Jersey City Council to vote on urging N.J. legislature to abide by county line ruling


The Jersey City Council will vote on a resolution next week urging the New Jersey legislature to abide by the federal court’s rulings to abolish county organizational lines.

U.S. District Court Judge Zahid Quraishi. Twitter photo.

By John Heinis/Hudson County View

” … the New Jersey State Legislature has promised ‘public process on ballot design in New Jersey, including a thorough and thoughtful review of other states, as well as a process that involves input from the public,’ it is critical that a new ballot design be implemented that does not violate the language or intent of Judge [Zahid] Quraishi’s decision and embodies the best practices of democracy,” the resolution says.

“Whereas, any action to the contrary would go against the will of voters across New Jersey, as well as against good government groups all across the country who have examined this trial and found New Jersey’s unique county line ballot system to be an infringement on the democratic rights of voters across the state.”

On March 29th, Quraishi granted emergency injunctive relief to a lawsuit spearheaded by U.S. Rep. Andy Kim (D-3) and while an appeal is ongoing, the U.S. District Court of Appeals for the Third Circuit upheld Quraishi’s decision on Wednesday.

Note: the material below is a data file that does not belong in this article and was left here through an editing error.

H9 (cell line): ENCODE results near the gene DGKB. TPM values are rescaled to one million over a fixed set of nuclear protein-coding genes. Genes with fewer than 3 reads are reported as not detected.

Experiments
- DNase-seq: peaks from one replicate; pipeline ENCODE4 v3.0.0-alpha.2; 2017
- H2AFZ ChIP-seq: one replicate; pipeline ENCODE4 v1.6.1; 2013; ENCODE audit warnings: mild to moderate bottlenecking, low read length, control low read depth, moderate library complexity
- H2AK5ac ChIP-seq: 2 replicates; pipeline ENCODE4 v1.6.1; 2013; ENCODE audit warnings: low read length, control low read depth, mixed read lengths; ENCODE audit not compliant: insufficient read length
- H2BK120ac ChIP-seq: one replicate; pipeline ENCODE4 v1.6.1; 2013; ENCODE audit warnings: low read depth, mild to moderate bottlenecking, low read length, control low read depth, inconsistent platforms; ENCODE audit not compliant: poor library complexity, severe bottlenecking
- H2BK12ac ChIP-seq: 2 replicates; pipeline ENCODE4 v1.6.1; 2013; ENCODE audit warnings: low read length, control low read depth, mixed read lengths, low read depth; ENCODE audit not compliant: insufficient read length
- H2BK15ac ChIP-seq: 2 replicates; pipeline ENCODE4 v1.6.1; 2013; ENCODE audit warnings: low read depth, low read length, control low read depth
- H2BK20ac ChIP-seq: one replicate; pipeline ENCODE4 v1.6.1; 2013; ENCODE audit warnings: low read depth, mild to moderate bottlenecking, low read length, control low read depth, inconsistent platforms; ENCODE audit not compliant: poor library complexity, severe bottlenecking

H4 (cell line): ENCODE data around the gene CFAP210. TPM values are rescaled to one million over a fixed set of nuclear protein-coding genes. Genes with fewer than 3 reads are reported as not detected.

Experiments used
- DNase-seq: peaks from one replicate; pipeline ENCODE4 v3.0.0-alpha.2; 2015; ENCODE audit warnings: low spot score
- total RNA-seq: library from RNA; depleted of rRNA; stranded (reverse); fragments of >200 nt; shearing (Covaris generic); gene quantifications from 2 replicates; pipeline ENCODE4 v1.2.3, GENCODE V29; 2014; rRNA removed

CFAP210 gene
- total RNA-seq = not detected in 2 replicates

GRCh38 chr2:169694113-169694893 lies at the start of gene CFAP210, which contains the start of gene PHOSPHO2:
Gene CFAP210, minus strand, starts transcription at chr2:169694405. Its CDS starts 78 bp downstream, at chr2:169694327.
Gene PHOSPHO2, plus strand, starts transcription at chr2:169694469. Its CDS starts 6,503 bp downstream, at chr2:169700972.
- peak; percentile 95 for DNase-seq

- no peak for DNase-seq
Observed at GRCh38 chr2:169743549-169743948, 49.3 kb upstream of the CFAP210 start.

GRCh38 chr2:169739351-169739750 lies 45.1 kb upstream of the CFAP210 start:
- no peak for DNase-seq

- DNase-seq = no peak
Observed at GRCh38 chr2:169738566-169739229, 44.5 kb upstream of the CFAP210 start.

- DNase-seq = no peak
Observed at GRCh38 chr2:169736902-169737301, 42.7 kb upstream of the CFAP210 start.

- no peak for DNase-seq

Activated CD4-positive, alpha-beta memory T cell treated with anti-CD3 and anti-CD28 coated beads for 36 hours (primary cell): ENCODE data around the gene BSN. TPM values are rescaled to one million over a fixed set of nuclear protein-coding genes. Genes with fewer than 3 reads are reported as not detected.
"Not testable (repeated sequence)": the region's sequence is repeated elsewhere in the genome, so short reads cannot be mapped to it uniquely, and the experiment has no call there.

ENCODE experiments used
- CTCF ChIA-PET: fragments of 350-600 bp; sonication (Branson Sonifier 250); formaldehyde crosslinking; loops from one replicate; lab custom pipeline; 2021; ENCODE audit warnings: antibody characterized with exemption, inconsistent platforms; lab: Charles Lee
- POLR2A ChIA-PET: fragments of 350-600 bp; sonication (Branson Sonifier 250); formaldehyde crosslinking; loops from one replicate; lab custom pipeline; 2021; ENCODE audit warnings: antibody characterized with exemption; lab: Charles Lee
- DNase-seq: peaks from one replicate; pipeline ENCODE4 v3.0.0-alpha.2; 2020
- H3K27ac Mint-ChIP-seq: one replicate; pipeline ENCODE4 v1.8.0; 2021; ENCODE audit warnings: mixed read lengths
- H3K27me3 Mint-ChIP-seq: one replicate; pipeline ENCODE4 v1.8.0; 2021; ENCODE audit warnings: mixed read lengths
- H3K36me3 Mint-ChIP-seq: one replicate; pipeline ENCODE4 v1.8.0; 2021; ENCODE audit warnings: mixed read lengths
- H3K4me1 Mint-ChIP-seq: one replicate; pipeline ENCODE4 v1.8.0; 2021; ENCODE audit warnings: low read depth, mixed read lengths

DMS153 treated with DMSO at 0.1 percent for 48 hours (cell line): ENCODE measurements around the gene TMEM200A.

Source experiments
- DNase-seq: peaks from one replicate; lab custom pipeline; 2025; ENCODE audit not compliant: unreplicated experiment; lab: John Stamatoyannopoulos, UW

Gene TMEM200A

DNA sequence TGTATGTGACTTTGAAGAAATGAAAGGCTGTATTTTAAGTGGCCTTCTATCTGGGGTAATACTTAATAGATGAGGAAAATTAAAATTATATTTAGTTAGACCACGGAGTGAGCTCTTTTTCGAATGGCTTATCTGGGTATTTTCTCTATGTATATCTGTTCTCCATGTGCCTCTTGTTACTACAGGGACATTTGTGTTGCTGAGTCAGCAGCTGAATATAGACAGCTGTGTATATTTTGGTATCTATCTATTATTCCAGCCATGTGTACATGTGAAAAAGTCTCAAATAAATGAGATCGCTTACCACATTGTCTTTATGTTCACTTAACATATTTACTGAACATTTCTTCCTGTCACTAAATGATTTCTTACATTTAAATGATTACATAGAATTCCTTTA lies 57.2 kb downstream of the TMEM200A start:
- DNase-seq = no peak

This mean that Democrats won’t have county lines in the June 4th primary, though Republicans will still be able to utilize it at least one more time after the Morris County GOP argued that since Republicans did not request relief, it could not be granted, and Quraishi agreed.

The Morris County GOP, New Jersey Republican Chairs Association, Camden County Democratic Committee, and the Middlesex County Democratic Organization are continuing the appeal after all county clerks dropped out.

While Jersey City does not have any plaintiffs in the case, the primary sponsor of the resolution Ward E Councilman James Solomon was one of a handful who filed an amicus brief to back Kim’s case prior to Quraishi’s decision.

Additionally, Mayor Steven Fulop, a Democratic candidate for governor, had his campaign file an amicus brief on April 9th comparing the line to the corrupt practices seen under Frank Hague and Tammany Hall.

The Jersey City Council will convene for their caucus at City Hall, 280 Grove St., on Monday at 4 p.m. and then for their regular meeting on Wednesday at 6 p.m. Both sessions will stream live on Microsoft Teams.

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